I am a tad late with this, though I did learn the news earlier: the Rover trade mark has been bought by Ford, which had ﬁrst right of refusal when BMW sold it. The Dearborn, Mich. automaker paid £6 million, which means it will likely hang on to its Land Rover unit. It also means that SAIC, which has its version of the old Rover 75 ready for sale, will need to create a brand—putting it at a disadvantage to its rivals in Nanjing, the NAC–MG group.
SAIC may have been better resourced than NAC, but without a brand, it is no better than the many Red Chinese companies wanting to set up shop outside their home market.
Ford may put out extensions to its Land Rover and Range Rover models, though most cannot see that happening in the immediate term. The brand equity is less than what it could be at this point, so Ford is unlikely to use the brand till well into the 2010s, when it has recovered slightly and people are seeing it through rosier-coloured glasses.
That is conventional thinking, and Ford is good at that. ‘We haven’t planned new models for this, so we won’t do anything.’
Sometimes, it is bad having a ﬁxed strategy. Strategies need to be semi-ﬂuid for opportunities such as these.
The Unofﬁcial Austin–Rover Resource’s Keith Adams proposed the Jaguar X-type be rebadged a Rover, so Jaguar could concentrate on its more premium models. In rare disagreement with Keith, I do not think that is a good idea, considering the marque could do with a 2·4 or Mark II-segment model, and there would be too many sheetmetal changes needed to make the X-type less Jaguar-like.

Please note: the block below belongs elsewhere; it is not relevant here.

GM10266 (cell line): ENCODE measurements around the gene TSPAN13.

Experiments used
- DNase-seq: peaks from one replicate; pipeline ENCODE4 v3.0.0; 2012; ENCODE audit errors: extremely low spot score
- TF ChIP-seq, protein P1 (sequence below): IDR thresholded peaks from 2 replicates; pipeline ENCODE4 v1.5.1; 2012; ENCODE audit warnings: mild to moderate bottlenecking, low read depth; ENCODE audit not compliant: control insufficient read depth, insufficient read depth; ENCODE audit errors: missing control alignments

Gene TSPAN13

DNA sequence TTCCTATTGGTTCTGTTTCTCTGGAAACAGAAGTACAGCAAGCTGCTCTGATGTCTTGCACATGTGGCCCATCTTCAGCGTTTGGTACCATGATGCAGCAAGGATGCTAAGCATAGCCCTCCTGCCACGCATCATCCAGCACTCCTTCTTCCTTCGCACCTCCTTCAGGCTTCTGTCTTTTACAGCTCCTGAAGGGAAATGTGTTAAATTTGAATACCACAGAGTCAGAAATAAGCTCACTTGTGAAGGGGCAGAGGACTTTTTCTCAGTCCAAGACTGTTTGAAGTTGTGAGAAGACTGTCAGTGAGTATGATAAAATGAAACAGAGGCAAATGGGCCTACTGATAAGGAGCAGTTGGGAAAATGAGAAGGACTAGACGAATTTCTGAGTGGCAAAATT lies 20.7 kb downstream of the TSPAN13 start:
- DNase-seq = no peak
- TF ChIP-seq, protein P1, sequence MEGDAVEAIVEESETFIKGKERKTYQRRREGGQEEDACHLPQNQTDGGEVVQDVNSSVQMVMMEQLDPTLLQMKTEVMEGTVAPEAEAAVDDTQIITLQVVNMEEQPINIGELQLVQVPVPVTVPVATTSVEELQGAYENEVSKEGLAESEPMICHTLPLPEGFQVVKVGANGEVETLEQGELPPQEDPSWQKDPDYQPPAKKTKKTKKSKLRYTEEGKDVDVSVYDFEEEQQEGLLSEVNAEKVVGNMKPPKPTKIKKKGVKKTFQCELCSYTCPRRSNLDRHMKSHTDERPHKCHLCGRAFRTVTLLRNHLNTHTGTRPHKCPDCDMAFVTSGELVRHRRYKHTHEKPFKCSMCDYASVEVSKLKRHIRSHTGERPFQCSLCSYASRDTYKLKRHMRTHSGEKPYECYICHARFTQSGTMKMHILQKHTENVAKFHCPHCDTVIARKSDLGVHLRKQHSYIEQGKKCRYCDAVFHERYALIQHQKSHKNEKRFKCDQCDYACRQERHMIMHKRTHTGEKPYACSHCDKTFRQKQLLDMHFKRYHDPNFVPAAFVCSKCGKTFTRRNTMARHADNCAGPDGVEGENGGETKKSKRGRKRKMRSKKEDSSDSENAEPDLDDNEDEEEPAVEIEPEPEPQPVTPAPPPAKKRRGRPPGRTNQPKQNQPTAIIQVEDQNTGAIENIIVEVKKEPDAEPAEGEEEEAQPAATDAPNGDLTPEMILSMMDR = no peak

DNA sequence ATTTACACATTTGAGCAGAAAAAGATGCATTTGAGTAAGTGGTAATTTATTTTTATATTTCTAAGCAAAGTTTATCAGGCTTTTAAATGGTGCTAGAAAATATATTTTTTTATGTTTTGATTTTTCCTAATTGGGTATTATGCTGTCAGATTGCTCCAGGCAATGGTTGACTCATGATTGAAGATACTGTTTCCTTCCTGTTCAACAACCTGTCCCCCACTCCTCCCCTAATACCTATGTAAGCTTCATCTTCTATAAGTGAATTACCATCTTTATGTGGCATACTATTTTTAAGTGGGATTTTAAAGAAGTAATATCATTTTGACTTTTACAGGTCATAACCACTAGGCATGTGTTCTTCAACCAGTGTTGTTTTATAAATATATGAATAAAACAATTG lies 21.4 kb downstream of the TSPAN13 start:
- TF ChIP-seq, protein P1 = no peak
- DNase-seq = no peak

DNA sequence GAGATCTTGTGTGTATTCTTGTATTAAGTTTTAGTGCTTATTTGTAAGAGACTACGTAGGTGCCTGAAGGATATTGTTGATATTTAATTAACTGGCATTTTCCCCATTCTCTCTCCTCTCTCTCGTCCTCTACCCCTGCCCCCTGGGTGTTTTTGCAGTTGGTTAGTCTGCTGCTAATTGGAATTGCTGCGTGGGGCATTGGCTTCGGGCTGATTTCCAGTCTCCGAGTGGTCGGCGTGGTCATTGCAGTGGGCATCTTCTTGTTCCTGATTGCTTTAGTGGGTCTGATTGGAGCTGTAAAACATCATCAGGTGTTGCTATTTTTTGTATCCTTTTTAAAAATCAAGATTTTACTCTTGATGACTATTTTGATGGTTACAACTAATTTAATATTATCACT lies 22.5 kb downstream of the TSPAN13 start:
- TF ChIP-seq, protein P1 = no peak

But Keith is on to something, but we need to think just a bit more laterally: could Rover be a brand to slap on to exports of Mercurys to Europe? The Mercury Milan, for example, is smart, looks less modern than its European rivals, and may appeal to many buyers who want a softer, slightly traditional car.
Its Mazda 6 base means it is safe, and it might even mean right-hand-drive engineering won’t be too hard.
The waterfall grille can be easily adapted to fit the Rover Viking longship.
Hardly anyone in Europe knows the Mercury brand.
Ford, in one move, could get better economies of scale with its Fusion, Milan and MKZ, increase its representation in the CD segment, tap in to the remaining Rover loyalists, and have a car that won’t seriously cannibalize its other similarly sized models.
The launch costs need not be great because not enough time has passed for Rover to sink into history like Triumph or Austin has.
And it can market the car, if it wanted to, in nine months.
The Mercury Milan doesn’t even need to be a class leader, because as we have seen, Rover buyers have not been after that for a long time.
The question is: will the new CEO, Alan Mulally, have the guts to put a stamp on his leadership with such a coup early, like Bob Lutz did at GM?
Del.icio.us tags: Rover Ford Mercury export marketing brand branding brand equity Alan Mulally cars automobiles BMW Posted by Jack Yan, 12:28
nanjing is amazing, i think they will be the top chinese manf out there in 5 years, better than chery and geely
nanjing mg rover
You are probably right: Nanjing has more vision, I would say. Chery and Geely are rehashing the same old stuff. If they want to beat Nanjing, they will need to come up with some alternative-fuel models.Post a Comment
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